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Updated: Oct 12, 2023

I had the privilege to accompany my dear friend and her loved ones to Chicago to celebrate her upcoming wedding. She asked us to join her at the American Writer's Museum for part of our trip: I hope this gives you an idea of how special she is and how lucky I am.

Americans have an incredible history of living vibrantly, honestly, and with freedom. American writers remind me when I forget.

One of the wall panels was dedicated to Henry David Thoreau. The museum curator wisely paraphrases that his writing encourages "respect for wilderness and personal conscience rather than yielding to society's expectations."

(Above photo taken by me at the American Writers Museum, March 2023)

When we were assigned to read Walden in high school, I connected with Thoreau immediately. Peace with nature in the face of industrialization resonated deeply with me and was refreshing from the grind of daily life, especially during my difficult high school days. I have sought peace in the entirety that Thoreau describes it, but had never considered that wildness is part of peace. Nature defies human-imposed order, and OUR true natures defy human-imposed order. As a non-binary person, this helps me feel a bit more natural in a world where I am not usually made to feel so.

Another panel displayed the most well-know part of Dr. King's "Letter from a Birmingham Jail" (1963):

"Injustice anywhere is a threat to justice everywhere."

(Above photo taken by me at the American Writers Museum, March 2023)

I started this blog after feeling stirred to action in the face of recent proposed and passed anti-trans legislation. The anti-trans legislation isn't just about threatening queer people. It's a threat to every person, because whenever you deem one group of people to be less than human, the threat is open to all people regardless of race, socioeconomic status, gender, ability, sexual orientation, religion, immigration status, or any other label that is used to designate identity.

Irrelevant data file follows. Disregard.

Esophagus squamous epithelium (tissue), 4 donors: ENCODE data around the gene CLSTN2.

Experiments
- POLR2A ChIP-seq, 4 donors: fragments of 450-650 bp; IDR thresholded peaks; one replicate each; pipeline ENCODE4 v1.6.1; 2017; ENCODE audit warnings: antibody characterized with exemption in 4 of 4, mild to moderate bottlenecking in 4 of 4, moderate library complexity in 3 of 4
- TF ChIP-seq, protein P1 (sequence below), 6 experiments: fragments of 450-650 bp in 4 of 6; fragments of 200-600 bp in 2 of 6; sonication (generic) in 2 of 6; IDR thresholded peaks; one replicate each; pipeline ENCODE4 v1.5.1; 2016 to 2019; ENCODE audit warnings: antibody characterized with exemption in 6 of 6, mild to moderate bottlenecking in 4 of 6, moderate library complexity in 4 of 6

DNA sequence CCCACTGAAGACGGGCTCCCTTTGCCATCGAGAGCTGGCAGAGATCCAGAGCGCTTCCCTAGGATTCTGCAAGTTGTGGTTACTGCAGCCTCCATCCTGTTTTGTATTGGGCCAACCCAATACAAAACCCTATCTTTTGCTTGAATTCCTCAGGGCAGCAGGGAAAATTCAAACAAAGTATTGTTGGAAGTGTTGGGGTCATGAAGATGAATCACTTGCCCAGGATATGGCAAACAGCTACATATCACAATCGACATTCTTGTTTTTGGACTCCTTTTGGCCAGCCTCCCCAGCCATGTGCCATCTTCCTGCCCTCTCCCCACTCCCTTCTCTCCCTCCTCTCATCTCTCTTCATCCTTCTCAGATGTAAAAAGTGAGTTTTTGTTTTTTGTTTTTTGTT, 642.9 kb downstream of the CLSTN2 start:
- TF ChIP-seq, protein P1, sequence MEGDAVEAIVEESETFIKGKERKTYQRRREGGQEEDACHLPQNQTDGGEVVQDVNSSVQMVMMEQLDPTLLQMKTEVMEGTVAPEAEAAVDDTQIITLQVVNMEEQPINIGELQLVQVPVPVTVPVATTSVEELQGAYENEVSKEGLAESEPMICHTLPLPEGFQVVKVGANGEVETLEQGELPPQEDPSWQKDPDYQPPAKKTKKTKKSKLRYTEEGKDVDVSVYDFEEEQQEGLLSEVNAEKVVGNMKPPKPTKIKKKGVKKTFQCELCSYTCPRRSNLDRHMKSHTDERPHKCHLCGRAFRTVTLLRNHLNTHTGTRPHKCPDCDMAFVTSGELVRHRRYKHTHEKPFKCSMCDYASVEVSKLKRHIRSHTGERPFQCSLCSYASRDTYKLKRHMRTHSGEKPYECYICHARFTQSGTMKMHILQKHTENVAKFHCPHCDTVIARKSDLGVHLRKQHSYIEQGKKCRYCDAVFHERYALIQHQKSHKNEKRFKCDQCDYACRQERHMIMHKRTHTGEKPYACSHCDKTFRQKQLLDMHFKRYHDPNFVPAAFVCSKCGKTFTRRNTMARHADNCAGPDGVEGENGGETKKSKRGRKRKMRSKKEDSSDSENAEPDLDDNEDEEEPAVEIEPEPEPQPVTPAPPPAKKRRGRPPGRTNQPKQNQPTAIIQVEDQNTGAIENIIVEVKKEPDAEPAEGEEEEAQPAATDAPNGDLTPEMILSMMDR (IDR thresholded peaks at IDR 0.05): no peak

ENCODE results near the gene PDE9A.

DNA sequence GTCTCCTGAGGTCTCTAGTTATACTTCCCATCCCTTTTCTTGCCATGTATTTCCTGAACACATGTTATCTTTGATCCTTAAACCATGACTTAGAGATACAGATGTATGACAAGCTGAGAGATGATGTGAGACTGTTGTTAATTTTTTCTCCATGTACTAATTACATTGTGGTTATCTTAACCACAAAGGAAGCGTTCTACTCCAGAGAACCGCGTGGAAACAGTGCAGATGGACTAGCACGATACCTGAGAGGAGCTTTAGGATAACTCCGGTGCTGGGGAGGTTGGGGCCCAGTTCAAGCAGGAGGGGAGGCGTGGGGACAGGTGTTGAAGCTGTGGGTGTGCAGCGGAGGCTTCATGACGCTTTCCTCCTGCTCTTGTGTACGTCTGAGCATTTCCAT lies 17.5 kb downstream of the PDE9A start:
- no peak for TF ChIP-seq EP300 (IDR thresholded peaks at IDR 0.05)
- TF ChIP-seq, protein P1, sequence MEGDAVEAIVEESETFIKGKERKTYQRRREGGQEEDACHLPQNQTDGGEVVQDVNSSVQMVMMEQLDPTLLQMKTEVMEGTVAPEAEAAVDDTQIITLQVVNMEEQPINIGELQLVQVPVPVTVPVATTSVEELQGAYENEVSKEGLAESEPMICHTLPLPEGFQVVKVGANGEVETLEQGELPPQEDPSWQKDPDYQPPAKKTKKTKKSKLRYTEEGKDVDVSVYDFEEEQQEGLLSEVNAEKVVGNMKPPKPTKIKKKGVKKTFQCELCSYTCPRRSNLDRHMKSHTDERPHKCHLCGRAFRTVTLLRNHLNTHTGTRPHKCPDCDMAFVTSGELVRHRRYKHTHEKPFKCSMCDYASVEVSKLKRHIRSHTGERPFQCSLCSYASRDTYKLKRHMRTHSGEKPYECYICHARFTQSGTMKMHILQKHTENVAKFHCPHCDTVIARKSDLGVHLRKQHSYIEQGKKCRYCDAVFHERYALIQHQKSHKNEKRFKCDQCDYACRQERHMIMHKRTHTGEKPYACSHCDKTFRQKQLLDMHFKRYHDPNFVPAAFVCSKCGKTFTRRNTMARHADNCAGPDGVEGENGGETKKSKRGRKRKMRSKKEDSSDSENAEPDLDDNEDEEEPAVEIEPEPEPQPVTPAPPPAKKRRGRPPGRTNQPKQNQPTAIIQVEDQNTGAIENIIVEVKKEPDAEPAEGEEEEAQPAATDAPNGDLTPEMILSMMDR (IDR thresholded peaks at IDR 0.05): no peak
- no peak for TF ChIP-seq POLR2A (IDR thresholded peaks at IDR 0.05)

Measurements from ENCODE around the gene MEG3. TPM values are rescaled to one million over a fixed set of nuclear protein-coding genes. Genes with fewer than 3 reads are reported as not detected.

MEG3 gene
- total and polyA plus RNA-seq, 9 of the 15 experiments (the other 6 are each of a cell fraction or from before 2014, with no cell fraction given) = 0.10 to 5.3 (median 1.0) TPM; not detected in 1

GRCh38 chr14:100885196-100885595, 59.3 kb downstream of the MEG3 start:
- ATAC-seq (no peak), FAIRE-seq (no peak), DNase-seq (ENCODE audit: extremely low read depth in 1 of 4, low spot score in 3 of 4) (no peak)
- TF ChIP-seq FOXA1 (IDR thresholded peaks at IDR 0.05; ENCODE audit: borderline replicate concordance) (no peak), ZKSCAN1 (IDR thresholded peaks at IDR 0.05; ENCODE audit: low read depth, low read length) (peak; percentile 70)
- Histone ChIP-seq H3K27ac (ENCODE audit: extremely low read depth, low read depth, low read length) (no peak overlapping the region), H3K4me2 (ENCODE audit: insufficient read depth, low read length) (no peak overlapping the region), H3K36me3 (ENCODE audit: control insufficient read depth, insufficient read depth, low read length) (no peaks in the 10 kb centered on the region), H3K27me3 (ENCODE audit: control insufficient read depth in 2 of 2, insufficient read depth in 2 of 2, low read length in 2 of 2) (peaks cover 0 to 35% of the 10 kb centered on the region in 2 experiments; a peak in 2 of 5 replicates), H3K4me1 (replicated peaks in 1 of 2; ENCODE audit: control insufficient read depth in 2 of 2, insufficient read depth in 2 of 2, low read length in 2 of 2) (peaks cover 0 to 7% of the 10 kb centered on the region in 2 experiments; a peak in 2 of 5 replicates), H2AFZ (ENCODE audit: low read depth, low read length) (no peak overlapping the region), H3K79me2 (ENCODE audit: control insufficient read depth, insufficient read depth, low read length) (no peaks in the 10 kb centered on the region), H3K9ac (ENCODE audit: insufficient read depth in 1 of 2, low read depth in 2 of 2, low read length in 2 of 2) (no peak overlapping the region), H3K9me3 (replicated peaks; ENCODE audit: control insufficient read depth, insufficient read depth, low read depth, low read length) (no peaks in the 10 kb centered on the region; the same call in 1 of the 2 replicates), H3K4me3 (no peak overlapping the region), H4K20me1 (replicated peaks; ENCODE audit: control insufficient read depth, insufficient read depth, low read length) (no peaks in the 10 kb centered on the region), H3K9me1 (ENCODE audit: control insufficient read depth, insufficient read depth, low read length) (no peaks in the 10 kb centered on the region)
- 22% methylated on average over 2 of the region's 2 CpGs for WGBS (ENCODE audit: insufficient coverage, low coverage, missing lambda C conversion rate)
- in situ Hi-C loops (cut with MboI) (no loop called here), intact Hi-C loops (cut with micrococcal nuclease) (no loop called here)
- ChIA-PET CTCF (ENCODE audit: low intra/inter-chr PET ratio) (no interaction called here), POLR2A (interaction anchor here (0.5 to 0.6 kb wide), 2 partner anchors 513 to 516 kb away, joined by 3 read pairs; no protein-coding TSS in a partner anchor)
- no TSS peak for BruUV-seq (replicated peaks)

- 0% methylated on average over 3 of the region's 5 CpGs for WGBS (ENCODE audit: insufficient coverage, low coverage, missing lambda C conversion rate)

I am aware that in our current social and political context coming out as non-binary designates me as "different." I'm sharing my experience so that I may process it, but also because I want to offer you the opportunity to see that even if some of my experiences are different than yours, many of them have shared fundamental elements: joy, fear, grief, and wonder are common to every person. I also want to bring to the forefront that the threat of injustice to queer people is a threat to you, people you love, and everyone in this country, to "justice everywhere." I want to show you that we are connected, and should you choose, we can continue in the fight for freedom and growth together.

Before leaving the museum there was a section quoting Ann Landers, an advice columnist, "If I were asked to give what I consider the single most useful bit of advice for all humanity, it would be this: Expect trouble as an inevitable part of life, and when it comes, hold your head high. Look it squarely in the eye, and say, "I will be bigger than you. You cannot defeat me." That is my current plan for the challenges that I face and I invite you to join me.

(Above photo taken by me at the American Writers Museum, March 2023)

The American Writer's Museum and the authors honored in it's walls reminded me that you and I are part of a legacy of freedom. With this legacy comes the challenge of exploring what it means when a beautiful array of people learn to be free together. The writers also reminded me to speak the truth, fight for justice for myself and for others, and face my challenges head on. When I feel alone, I must remember I am descended from generations of Americans who have done the same.

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Apr 01, 2023

Thank you for reminding me that I need reminded of values that I espouse and hold dear - and that at times we all need to be reminded of what we say we value, so that we can learn to live in ways that evidence those values. (I especially love your phrase "when a beautiful array of people learn to be free together." It IS a learning process, and we are not alone in that process. I am glad to be a learner with you!)

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